The top states for entry-level job opportunities include California with 15 percent of all entry-level jobs nationwide, followed by Florida (7 percent), Texas (6 percent), New York (6 percent), and Illinois (5 percent). For the top cities nationwide for job opportunities, Los Angeles ranks first with 7 percent of all entry-level jobs nationwide, followed by New York City (7 percent), Philadelphia (5 percent), Boston (4 percent), and Chicago (4 percent).
For detailed survey findings about the graduating classes of 2003, 2004, 2005, or 2006, or to learn where your state falls in the data, please contact Kevin Mullins at 978-461-8751 or Jackie Pigliucci at 617-520-7066.
(a) The MonsterTRAK Entry-Level Job Outlook as conducted through targeted online distribution to nationwide companies and college students, recording results from over 2,000 respondents.
(b) The results of this MonsterTRAK poll is based on 1,092 votes cast by MonsterTRAK users March 1st, 2004 to March 8th, 2004, on the seeker homepage of MonsterTRAK. Only one vote per user is counted toward the final tabulation. The content of the MonsterTRAK site is targeted specifically to college students and is a password-protected site. Anyone interested in voting in MonsterTRAK's current online poll may do so by logging onto MonsterTRAK at www.monstertrak.com/seekers. Users may review the results of past polls by visiting http://content.monstertrak.monster.com/polls.
(c) The results of this MonsterTRAK poll is based on 1,915 votes cast by MonsterTRAK users March 9th, 2004 to March 17th, 2004, on the seeker homepage of MonsterTRAK. Only one vote per user is counted toward the final tabulation.
(d) The results of this MonsterTRAK poll is based on 596 votes cast by MonsterTRAK users April 5th, 2004 to April 12th, 2004, on the seeker homepage of MonsterTRAK. Only one vote per user is counted toward the final tabulation.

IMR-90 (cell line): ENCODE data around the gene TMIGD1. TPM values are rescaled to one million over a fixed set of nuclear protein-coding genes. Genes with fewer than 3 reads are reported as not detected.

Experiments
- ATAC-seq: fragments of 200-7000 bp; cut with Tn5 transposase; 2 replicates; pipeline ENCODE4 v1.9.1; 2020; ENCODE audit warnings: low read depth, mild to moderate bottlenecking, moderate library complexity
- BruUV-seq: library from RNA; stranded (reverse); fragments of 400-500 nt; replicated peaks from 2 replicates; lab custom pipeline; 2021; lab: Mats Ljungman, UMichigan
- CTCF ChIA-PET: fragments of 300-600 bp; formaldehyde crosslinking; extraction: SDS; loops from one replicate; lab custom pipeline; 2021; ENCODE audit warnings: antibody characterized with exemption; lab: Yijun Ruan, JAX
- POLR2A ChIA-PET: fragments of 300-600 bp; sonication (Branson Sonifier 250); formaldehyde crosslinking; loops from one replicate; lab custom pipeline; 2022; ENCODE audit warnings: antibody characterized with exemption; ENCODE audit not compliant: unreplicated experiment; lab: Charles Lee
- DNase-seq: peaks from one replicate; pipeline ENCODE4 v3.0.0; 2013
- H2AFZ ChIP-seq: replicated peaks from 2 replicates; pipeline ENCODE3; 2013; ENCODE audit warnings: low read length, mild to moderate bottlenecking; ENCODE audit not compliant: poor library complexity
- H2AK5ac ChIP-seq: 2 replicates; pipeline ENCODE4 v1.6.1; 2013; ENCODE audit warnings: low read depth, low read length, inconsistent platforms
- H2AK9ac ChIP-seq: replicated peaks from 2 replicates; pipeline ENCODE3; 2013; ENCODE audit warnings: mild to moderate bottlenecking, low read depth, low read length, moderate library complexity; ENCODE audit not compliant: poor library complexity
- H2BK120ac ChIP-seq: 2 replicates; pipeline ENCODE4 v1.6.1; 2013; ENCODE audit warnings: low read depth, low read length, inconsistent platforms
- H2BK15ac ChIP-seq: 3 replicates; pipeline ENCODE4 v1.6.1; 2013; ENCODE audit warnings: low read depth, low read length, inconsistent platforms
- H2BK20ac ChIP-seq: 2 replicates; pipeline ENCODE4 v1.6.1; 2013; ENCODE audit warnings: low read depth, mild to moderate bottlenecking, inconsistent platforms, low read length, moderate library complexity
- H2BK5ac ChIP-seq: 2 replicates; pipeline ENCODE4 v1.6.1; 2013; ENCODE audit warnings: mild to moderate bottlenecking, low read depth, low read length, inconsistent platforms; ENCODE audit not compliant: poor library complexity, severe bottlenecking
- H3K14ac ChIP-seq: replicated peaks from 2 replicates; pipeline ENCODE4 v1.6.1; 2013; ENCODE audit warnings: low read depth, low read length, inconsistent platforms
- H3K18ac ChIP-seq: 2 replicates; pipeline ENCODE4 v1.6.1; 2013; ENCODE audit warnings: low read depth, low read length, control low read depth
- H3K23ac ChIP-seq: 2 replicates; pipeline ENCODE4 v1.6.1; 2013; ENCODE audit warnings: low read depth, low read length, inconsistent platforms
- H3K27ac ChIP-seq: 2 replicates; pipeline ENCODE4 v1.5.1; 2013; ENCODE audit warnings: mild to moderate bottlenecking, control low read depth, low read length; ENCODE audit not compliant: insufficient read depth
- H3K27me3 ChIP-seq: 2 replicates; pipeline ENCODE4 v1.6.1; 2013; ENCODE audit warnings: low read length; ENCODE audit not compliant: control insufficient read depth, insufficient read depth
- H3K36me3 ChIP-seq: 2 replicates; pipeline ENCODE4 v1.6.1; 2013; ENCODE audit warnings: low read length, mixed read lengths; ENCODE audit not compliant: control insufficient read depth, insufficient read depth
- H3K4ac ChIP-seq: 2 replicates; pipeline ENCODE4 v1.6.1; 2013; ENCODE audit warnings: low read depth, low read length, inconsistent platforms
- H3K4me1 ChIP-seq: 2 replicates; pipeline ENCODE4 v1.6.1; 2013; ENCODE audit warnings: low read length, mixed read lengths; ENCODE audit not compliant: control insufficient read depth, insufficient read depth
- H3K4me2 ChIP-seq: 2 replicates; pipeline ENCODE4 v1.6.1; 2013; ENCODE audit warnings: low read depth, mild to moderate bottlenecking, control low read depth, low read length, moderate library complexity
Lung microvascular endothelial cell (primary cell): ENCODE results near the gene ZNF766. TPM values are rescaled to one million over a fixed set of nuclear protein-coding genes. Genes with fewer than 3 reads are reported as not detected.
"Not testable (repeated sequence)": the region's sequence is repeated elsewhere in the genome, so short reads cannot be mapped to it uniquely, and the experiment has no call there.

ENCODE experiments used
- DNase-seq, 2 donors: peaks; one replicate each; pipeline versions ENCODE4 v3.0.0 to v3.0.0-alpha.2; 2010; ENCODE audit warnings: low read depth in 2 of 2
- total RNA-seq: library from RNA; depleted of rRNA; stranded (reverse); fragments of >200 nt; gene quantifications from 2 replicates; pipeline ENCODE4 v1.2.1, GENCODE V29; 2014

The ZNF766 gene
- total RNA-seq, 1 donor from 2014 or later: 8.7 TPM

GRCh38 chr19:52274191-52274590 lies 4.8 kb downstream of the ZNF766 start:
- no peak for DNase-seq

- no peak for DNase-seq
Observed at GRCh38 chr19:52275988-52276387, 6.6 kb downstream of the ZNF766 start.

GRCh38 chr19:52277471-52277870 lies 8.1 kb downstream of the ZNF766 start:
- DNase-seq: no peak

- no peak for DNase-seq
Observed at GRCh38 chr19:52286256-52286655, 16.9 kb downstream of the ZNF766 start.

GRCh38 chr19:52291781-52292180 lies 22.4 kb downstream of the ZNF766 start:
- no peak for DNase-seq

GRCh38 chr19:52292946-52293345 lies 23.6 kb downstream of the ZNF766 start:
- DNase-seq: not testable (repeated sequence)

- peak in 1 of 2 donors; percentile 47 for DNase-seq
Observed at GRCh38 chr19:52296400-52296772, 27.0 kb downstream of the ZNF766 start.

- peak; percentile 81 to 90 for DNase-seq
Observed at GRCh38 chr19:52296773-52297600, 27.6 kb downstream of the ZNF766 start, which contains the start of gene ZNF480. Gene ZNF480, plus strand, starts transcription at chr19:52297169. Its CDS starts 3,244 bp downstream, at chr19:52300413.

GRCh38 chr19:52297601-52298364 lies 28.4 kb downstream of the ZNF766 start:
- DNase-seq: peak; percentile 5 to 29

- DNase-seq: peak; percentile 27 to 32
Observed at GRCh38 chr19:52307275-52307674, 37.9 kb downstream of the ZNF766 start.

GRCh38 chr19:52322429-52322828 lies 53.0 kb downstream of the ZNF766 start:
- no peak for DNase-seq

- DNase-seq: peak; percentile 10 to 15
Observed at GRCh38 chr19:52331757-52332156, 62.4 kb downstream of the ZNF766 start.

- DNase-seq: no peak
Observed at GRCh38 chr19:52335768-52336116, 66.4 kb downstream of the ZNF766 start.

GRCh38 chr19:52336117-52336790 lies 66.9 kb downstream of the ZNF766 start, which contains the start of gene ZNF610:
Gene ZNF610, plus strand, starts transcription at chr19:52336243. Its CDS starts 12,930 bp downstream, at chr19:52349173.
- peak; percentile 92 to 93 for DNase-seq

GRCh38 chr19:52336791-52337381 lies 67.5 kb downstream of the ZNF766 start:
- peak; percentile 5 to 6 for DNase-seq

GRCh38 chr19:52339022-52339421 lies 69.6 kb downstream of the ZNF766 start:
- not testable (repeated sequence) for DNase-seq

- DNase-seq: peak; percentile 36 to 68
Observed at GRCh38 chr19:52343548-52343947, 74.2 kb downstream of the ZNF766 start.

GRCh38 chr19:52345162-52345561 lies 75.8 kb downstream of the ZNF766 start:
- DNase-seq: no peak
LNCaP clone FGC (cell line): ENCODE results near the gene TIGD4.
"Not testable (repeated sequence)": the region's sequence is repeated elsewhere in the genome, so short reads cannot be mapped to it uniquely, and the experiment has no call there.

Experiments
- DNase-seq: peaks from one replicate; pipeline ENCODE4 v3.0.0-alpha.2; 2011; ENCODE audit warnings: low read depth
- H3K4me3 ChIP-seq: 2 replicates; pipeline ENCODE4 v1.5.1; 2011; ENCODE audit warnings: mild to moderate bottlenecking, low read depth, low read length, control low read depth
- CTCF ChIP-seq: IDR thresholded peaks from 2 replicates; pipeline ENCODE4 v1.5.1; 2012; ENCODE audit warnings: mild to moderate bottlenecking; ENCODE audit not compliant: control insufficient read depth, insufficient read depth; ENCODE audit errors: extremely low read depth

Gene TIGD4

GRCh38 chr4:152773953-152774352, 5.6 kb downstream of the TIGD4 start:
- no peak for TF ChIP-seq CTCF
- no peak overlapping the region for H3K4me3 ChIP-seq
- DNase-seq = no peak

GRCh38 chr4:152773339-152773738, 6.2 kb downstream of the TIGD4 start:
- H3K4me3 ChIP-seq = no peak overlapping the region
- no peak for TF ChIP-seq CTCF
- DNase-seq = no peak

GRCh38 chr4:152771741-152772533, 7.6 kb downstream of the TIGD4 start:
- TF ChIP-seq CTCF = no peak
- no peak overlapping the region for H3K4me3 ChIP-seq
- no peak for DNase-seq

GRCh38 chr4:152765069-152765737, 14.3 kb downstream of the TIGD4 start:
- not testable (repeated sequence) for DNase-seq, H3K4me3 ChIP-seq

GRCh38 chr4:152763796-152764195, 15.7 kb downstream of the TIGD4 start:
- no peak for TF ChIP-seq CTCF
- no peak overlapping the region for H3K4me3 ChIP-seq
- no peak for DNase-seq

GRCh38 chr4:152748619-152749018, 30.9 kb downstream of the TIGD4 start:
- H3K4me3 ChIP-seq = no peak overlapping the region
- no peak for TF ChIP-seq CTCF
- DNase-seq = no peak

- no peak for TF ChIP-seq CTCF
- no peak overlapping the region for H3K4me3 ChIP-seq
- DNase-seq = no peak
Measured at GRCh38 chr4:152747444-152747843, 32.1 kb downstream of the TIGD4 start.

Celebrating its 10-year anniversary, Monster is the leading global online careers property. A division of Monster Worldwide (NASDAQ: MNST), Monster works for everyone by connecting quality job seekers at all levels with leading employers across all industries. Founded in 1994 and headquartered in Maynard, Mass., Monster has 22 local language and content sites in 20 countries worldwide. Monster is the official online career management services sponsor of the 2004 U.S. Olympic Team. More information is available at www.monster.com or by calling 1-800-MONSTER. To learn more about Monster's industry-leading employer products and services, please visit http://recruiter.monster.com.
Special Note: Safe Harbor Statement Under the Private Securities Litigation Reform Act of 1995: Except for historical information contained herein, the statements made in this release constitute forward-looking statements within the meaning of Section 27A of the Securities Act of 1933 and Section 21E of the Securities Exchange Act of 1934. Such forward-looking statements involve certain risks and uncertainties, including statements regarding Monster Worldwide, Inc.'s strategic direction, prospects and future results. Certain factors, including factors outside of Monster Worldwide's control, may cause actual results to differ materially from those contained in the forward- looking statements, including economic and other conditions in the markets in which Monster Worldwide operates, risks associated with acquisitions, competition, seasonality and the other risks discussed in Monster Worldwide's Form 10-K and other filings made with the Securities and Exchange Commission, which discussions are incorporated in this release by reference.